Monday, June 29, 2009

Mushroom, Ricotta, and Olive Pizza


Got your attention, yes?

This recipe is from The Complete Low Fat Cookbook but despite that fact (which some people might take as bad news) this pizza is really quite yummy.

It makes me hungry just looking at the picture. I tried my best to make it look like the one in the recipe book!

Mushroom Riccota and Olive Pizza
  • 4 Roma Tomatoes, quartered
  • 3/4 teaspoon caster (aka, superfine) sugar
  • 7 g (1/4 ounce) dry yeast or 15 g (1/2 ounce) fresh yeast
  • 1/2 cup (125 ml/4 fl oz) skim milk
  • 1 3/4 cups (220 g/7 oz) plain flour
  • 2 teaspoons olive oil
  • 2 cloves garlic, crushed
  • 1 onion, thinly sliced
  • 750 g (1 1/2 pounds) mushrooms, sliced
  • 1 cup (250 g/8 oz) low-fat ricotta
  • 2 tablespoons sliced black olives
  • small fresh basil leaves
Preheat oven to 210° C (415° F/Gas 6-7). Put tomato on a baking tray covered with baking paper, sprinkle with salt, cracked black pepper and 1/2 teaspoon sugar and bake for 20 minutes, or until the edges are starting to darken.
Stir yeast and remaining sugar with 3 tablespoons warm water until the yeast dissolves. Cover and leave in a warm place until foamy. Warm the milk. Sift the flour into a large bowl and stir in the yeast and milk. Mix to a soft dough, then turn onto a lightly floured surface and knead for 5 minutes. Leave, covered, in a lightly oiled bowl in a warm place for 40 minutes, or until doubled in size.
Heat the oil in a pan and fry the garlic and onion until soft. Add the mushrooms and stir until they are soft and the liquid has evaporated. Leave to cool.
Turn the dough out onto a lightly floured surface and knead lightly. Roll out to a 36 cm (15 inch) circle and transfer to a lightly greased oven or pizza tray. Spread with the ricotta, leaving a border to turn over the filling. Top with the mushrooms, leaving a circle in the center, and arrange the tomato and olives in the circle. Fold the dough edge over onto the mushrooms and dust the edge with flour. Bake for 25 minutes, or until the crust is golden. Garnish with basil.
Serves 6

Nutrition Info: Protein 15g; Fat 7.5g; Carbs 30g; Dietary Fiber 6g; Cholesterol 20mg; 1100 kJ (265 calories)

Friday, June 12, 2009

Cherry Blossoms

I love cherry blossoms.

I recently learned several polymer clay techniques and I immediately fell in love with doing "appliqué" to make a miniature work of art on a bead. First and foremost, pink cherry blossoms!

Here, I share with you my sketches and a few of my new designs in the making. I love the look and style of Chinese disc beads. The soft, flat circles are pleasing to the eye and feel good to the touch. Add a chocolate brown branch of beautiful pink cherry blossoms and I'm hooked!

By definition, appliqué is a decoration or ornament, as in needlework, made by cutting pieces of one material and applying them to the surface of another. In my case, I've made a stone-effect disc bead and instead of cutting out a branch or flowers I hand-sculpted a branch of miniature cherry blossoms and applied it to the bead.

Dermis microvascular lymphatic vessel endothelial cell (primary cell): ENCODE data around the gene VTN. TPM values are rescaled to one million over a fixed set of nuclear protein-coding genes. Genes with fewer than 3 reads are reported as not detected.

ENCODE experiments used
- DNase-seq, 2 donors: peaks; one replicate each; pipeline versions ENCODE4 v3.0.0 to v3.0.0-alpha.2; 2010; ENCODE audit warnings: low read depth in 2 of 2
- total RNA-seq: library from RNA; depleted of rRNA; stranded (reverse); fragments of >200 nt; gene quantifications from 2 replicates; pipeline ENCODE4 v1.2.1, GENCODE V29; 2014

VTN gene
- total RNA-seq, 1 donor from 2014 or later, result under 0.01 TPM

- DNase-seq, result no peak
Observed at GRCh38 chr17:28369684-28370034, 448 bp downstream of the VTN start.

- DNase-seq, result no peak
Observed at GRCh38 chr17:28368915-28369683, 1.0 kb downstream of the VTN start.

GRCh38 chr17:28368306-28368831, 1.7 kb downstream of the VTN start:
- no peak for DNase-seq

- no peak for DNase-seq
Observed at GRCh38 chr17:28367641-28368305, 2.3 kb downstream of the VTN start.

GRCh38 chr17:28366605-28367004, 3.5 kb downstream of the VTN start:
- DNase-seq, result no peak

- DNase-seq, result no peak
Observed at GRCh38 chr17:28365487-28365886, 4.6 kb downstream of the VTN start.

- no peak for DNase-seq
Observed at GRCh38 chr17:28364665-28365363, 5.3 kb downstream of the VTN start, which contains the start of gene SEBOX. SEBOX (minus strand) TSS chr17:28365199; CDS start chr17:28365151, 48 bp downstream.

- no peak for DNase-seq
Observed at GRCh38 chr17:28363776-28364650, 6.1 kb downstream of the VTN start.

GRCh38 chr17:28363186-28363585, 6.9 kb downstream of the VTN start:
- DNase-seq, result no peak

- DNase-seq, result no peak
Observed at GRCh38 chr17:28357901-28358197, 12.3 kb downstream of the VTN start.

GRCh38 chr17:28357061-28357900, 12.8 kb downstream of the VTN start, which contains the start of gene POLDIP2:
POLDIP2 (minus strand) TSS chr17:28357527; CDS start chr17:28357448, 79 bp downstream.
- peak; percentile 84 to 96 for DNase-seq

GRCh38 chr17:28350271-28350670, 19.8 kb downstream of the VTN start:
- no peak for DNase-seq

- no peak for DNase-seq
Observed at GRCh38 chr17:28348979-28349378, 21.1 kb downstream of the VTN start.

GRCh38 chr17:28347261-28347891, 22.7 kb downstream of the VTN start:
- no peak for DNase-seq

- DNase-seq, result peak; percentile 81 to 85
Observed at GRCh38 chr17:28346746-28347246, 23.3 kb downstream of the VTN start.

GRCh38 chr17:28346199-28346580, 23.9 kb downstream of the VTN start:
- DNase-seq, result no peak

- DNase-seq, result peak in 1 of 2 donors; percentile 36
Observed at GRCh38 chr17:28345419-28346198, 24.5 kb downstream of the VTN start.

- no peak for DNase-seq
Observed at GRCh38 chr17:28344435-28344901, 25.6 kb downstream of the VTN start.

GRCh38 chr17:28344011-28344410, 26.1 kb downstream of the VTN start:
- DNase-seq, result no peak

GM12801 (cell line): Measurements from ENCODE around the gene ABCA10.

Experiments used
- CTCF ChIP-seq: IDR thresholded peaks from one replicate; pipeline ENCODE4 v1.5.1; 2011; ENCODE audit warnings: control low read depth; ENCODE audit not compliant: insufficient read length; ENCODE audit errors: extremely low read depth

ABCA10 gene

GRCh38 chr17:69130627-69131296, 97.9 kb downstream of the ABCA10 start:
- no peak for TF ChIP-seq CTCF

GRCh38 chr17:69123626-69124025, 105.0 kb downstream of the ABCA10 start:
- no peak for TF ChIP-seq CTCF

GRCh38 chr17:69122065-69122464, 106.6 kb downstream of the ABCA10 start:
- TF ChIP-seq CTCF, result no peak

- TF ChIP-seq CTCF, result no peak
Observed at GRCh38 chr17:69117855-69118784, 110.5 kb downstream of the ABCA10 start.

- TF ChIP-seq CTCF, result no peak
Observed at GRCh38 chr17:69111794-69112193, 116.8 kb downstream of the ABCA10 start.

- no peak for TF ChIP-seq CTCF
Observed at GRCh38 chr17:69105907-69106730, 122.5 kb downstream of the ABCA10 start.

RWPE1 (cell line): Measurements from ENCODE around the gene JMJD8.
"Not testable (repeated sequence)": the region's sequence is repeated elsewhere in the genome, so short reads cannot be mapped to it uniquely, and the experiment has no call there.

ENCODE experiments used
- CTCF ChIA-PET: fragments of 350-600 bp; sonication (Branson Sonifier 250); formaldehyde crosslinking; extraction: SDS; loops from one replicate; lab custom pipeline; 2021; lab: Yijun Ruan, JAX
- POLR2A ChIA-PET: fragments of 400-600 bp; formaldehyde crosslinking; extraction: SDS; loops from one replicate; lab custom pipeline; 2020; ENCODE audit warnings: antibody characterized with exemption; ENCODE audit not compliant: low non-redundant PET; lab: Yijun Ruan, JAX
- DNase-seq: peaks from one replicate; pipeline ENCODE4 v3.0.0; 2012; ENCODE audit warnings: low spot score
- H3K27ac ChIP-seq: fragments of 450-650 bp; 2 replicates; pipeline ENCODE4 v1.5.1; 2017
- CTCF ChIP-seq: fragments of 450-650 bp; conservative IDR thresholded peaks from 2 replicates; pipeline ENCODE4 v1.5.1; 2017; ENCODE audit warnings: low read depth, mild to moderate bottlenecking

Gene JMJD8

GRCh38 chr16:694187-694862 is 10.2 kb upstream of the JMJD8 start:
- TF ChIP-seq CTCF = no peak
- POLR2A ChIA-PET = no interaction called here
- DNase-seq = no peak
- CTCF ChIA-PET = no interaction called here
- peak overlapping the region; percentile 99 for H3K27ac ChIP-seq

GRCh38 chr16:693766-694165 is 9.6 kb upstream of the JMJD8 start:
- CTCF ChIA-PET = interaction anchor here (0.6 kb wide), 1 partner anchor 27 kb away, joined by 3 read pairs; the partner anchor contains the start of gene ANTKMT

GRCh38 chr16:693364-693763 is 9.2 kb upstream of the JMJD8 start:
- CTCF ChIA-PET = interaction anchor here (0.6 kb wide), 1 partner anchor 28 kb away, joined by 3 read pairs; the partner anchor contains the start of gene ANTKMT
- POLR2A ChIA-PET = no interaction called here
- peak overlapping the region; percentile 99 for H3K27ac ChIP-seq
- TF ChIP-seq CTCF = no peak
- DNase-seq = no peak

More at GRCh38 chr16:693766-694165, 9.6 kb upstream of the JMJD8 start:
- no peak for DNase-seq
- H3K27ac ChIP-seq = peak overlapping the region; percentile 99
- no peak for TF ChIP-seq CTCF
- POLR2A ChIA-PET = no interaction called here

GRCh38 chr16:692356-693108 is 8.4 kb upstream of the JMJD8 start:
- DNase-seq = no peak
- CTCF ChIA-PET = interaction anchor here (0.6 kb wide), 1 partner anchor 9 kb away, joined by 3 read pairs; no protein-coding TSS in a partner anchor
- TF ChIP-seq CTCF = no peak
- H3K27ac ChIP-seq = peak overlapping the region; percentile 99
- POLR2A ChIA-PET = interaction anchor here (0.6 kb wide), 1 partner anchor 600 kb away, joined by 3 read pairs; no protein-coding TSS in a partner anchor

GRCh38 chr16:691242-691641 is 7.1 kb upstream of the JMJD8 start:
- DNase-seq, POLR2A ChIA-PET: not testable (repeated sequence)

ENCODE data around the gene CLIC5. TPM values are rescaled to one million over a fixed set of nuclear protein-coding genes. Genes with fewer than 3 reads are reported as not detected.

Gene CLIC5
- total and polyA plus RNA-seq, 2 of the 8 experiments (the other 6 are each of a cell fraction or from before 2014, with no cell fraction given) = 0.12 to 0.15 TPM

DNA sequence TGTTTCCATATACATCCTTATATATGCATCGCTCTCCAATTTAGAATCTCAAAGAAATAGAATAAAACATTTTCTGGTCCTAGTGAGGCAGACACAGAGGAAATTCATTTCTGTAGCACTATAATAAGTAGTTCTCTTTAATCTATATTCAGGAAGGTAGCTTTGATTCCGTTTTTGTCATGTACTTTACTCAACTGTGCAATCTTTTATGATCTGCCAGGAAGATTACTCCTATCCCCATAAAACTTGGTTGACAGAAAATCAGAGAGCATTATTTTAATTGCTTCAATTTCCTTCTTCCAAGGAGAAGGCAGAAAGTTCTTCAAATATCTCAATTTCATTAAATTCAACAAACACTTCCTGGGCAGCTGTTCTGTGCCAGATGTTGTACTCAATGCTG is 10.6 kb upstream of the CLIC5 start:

I make the pendants out of white or gray polymer clay with inclusions of art sand to mimic a stone disc bead. I began the design using a gray stone-effect, however, subsequent experiments lead me to prefer white because I think it's a better background to show off the pinks and browns.

I had no idea of the time and tedious effort it took to use an applique technique on polymer clay but I'm in love with the results. I certainly have a higher respect for sculptors and other artists who work in fine detail than I ever have before in my life! In addition to working with this new medium, I am now learning the art of Chinese knots so I can showcase my precious pendants from a pretty satin cord.

Next up, dogwood?

Monday, June 8, 2009

Grillin' and Chillin'

I love to grill!

A few weekends ago we grilled some turkey dogs, steak medallions wrapped in turkey bacon, and Cajun boudin. I added some soaked oak chips to the coals just before I laid the meat on the grill. Smoking the meat and veggies with oak, mesquite or pecan chips is a must in my opinon.

Everything looked so good I had to take pictures! The summer we bought our first grill I went to Half Price Books and bought the book How To Grill by Stephen Raichlen. It's a very useful book for newbie grillers. I highly recommend it!

We immediately fell in love with grilling and literally grilled every single weekend for about two months straight. Every time I grill my husband raids the fridge looking for every single piece of meat and vegetable that is even remotely grill-worthy to add to the grill. It got so crowded on our grill, we eventually ended up buying two grills: one for veggies and one for meat!

I've never tried a gas grill because I love grilling with charcoal. Currently, we use plain old briquettes but I'd like to try natural wood lump charcoal because I hear it's the best choice. As you can see from the pictures, we make enough food to feed an army even though there are only two of us. We grill it all up and refrigerate the meats and veggies so we can eat them throughout the week.